Writing a Critique on Edward Said's 'Orientalism' and its contemporary relevance - Essay Example

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Over thirty, years have passed since Edward Said published his influential book, Orientalism, whereby he changed the vision of the Orient, which was been propagated across the Western knowledge. …
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Writing a Critique on Edward Saids Orientalism and its contemporary relevance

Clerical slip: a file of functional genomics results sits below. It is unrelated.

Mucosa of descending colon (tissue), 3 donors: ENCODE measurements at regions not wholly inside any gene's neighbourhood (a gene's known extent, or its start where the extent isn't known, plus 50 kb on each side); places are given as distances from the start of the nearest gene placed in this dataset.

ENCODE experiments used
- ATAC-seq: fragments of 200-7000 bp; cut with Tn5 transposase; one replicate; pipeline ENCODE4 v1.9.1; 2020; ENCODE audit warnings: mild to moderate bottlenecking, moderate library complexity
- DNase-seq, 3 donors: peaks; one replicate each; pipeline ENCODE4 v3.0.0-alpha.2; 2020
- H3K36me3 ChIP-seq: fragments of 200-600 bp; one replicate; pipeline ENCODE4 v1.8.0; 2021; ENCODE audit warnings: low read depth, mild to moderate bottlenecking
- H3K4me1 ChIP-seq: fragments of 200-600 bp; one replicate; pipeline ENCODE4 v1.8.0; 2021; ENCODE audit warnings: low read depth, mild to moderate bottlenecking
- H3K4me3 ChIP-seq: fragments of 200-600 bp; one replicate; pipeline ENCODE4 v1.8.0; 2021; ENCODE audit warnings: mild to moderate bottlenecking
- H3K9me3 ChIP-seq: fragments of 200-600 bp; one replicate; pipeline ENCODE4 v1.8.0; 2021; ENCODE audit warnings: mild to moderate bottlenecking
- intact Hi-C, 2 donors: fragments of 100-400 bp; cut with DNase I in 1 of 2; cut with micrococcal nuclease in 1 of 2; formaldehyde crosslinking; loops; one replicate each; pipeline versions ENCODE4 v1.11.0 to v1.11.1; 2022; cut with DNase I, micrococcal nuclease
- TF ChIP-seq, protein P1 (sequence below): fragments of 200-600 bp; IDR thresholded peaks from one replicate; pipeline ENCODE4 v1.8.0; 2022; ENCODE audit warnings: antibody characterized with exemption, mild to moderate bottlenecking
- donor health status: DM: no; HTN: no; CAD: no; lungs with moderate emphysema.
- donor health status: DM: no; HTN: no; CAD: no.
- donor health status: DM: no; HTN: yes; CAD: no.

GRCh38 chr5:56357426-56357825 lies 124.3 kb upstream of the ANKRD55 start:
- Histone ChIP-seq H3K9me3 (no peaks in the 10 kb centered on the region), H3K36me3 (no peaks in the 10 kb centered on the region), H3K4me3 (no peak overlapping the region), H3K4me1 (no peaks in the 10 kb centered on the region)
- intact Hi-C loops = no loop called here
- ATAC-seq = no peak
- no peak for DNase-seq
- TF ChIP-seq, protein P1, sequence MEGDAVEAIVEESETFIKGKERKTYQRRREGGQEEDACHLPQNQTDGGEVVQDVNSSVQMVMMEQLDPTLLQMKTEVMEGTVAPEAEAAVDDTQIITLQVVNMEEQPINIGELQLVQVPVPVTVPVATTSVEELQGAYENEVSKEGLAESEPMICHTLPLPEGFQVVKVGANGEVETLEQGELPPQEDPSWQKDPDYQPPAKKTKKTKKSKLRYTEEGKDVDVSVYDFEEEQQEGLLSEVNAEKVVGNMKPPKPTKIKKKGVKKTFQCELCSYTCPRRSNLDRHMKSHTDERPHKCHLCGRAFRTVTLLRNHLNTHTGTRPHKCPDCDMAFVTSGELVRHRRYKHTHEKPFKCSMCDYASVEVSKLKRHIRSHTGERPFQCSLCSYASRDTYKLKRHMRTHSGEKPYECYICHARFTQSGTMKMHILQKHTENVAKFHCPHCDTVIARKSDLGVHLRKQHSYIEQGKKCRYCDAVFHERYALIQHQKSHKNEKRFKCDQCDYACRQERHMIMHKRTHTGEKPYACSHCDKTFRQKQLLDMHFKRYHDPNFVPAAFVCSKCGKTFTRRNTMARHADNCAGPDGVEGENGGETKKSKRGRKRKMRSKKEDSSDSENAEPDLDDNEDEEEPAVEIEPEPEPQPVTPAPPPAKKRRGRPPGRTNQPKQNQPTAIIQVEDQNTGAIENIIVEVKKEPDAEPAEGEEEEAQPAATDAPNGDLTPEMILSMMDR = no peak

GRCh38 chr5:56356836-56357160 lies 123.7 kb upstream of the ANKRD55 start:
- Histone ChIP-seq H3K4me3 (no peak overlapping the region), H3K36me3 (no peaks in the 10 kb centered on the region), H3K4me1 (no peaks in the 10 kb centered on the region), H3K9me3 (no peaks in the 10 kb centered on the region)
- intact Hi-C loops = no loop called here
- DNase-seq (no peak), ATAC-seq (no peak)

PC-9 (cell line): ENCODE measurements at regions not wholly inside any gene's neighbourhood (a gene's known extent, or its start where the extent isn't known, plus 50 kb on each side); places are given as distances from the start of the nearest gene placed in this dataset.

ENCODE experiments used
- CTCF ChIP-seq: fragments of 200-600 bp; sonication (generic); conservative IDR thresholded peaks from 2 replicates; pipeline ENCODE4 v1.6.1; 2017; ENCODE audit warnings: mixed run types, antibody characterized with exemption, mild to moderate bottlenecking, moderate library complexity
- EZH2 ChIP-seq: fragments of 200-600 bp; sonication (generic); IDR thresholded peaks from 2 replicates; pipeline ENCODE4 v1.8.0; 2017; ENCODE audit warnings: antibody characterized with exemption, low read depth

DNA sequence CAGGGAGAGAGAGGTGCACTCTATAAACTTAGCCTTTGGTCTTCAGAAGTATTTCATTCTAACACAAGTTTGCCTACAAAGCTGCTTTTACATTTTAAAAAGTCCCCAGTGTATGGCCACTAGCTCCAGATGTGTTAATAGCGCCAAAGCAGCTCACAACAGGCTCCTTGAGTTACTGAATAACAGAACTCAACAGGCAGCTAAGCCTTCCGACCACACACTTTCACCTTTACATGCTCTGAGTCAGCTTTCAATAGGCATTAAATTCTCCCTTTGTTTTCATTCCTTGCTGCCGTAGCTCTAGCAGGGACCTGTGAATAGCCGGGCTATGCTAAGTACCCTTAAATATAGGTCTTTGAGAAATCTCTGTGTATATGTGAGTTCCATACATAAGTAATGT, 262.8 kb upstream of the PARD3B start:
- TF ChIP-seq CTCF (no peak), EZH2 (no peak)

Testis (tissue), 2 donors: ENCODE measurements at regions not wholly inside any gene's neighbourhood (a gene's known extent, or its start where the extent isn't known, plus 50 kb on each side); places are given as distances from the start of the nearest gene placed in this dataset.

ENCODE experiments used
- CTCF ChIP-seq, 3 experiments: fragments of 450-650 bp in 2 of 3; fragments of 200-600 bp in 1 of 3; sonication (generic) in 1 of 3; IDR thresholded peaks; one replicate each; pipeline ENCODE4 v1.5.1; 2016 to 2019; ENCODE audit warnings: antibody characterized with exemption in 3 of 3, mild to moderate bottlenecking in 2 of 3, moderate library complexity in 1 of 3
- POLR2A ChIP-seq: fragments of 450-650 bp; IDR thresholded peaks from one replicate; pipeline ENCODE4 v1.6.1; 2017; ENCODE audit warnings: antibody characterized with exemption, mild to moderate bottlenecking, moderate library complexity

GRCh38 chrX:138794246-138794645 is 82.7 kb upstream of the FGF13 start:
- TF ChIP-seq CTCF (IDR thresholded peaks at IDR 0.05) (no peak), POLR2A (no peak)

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Download file to see previous pages The assumptions made by Said brought a controversial debate that remains relevant even today. The Orientalism is a critique of the academic field of Oriental studies. This field has been a scholarly quest in a majority of the European universities for a number of centuries. Oriental Studies are a combination of scholarships consisting of ethnology, linguistics, philosophy, and decoding of culture via the detection, recovery, collection, and translation of Oriental texts. Said was categorical that his intentions were not to cover the whole area of Oriental studies, but to concentrate on how American, English, and French scholars view the Arab societies living in Middle East and North Africa (Trefflich 2011, p. 2). Said’s main concerns on Orientalism In the Orientalism, Said makes three main claims. The first claim is that, despite orientalist claiming to be an objective, non-interested, and an esoteric field, the truth is that it worked to serve political ends. In relation to this claim, Orientalist scholarship offered means that would help Europeans take over Oriental lands. Said further notes that, towards the final part of the twentieth century, Orientalism played a critical role in preserving American power in the Middle East and further defended the invasion and colonization of Palestine. However, in the contemporary world, there is less interest in the conventional fields of literature and philology. One fact that is worth mentioning is that American academic centers that offer Middle Eastern studies have immense concern in giving advice on public policy to the government (Said 1979, p. 31). In the second claim, Said argues that Orientalism assisted in defining Europe’s self-image. In relation to this claim, Said was of the opinion that creating an identity in every society and age entails establishing others and opposites. This is so because creating and maintaining each culture calls for the existence of a different and competing culture. Through Orientalism, the West began to perceive the Islamic culture as static in reference to time and place. In addition, the West also perceived the Islamic culture as uniform, foreign, and without the ability to define itself. In doing so, the West gained a sense of superiority in its culture and intellectual capacity (Said 1979, p. 36). As a result of this, the West perceived itself as innovative, dynamic, growing culture, and as an observer, a jury, and a judge of every Oriental behavior. Today, this claim becomes relevant since it offers an explanation for the Western imperialism, which could have been described by the West as an effort to redeem the degenerate world (Said 1979, p. 38). In the third claim, Said is of the opinion that Orientalism has created a false analysis of Islamic and Arab cultures. This is mainly due to the essentialist nature of the venture, which is the belief that there are possibilities of defining the essential characteristics of the Islamic culture and Arabic natives. The defined characteristics were viewed as uniformly negative. The definition brought out a perspective of a place in isolation from the mainstream of human development in arts, commerce, and sciences. This definition provides an inadequate perspective of Arabs and the Islamic culture, which by large influences the way the contemporary society views Arabs and Islam (Said 1979, p. 44). Orientalism further goes wrong in making an assumption that Islam has acquired a unity dating back from the seventh century and it is evident through the Koran and the contemporary Algerian, or Egyptian society. Therefore, the idea that Islamic culture suffers from static development is false and further overlooks the impacts of imperialism, colonialism, and ...Download file to see next pagesRead More
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